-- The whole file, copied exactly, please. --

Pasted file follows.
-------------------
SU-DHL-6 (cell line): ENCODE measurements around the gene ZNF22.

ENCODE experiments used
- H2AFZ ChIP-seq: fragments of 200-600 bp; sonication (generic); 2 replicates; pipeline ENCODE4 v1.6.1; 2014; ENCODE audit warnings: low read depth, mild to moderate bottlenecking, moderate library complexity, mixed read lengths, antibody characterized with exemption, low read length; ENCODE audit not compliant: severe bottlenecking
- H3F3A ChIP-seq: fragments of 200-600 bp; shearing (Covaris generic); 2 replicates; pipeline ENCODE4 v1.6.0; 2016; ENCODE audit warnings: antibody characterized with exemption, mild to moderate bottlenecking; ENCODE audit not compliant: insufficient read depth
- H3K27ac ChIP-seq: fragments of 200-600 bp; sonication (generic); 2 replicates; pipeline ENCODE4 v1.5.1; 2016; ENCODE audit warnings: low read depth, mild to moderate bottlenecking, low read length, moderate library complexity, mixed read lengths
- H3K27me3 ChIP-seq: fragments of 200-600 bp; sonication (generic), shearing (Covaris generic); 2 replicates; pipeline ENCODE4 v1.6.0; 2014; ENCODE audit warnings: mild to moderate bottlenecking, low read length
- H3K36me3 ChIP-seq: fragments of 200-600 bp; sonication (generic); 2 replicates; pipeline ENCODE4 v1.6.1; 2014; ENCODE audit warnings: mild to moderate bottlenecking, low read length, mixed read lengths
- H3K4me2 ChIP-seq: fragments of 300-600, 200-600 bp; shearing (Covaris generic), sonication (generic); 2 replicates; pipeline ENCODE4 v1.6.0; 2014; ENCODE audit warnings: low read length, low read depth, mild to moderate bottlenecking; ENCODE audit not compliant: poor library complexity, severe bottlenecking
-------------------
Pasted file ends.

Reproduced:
SU-DHL-6 (cell line): ENCODE measurements around the gene ZNF22.

ENCODE experiments used
- H2AFZ ChIP-seq: fragments of 200-600 bp; sonication (generic); 2 replicates; pipeline ENCODE4 v1.6.1; 2014; ENCODE audit warnings: low read depth, mild to moderate bottlenecking, moderate library complexity, mixed read lengths, antibody characterized with exemption, low read length; ENCODE audit not compliant: severe bottlenecking
- H3F3A ChIP-seq: fragments of 200-600 bp; shearing (Covaris generic); 2 replicates; pipeline ENCODE4 v1.6.0; 2016; ENCODE audit warnings: antibody characterized with exemption, mild to moderate bottlenecking; ENCODE audit not compliant: insufficient read depth
- H3K27ac ChIP-seq: fragments of 200-600 bp; sonication (generic); 2 replicates; pipeline ENCODE4 v1.5.1; 2016; ENCODE audit warnings: low read depth, mild to moderate bottlenecking, low read length, moderate library complexity, mixed read lengths
- H3K27me3 ChIP-seq: fragments of 200-600 bp; sonication (generic), shearing (Covaris generic); 2 replicates; pipeline ENCODE4 v1.6.0; 2014; ENCODE audit warnings: mild to moderate bottlenecking, low read length
- H3K36me3 ChIP-seq: fragments of 200-600 bp; sonication (generic); 2 replicates; pipeline ENCODE4 v1.6.1; 2014; ENCODE audit warnings: mild to moderate bottlenecking, low read length, mixed read lengths
- H3K4me2 ChIP-seq: fragments of 300-600, 200-600 bp; shearing (Covaris generic), sonication (generic); 2 replicates; pipeline ENCODE4 v1.6.0; 2014; ENCODE audit warnings: low read length, low read depth, mild to moderate bottlenecking; ENCODE audit not compliant: poor library complexity, severe bottlenecking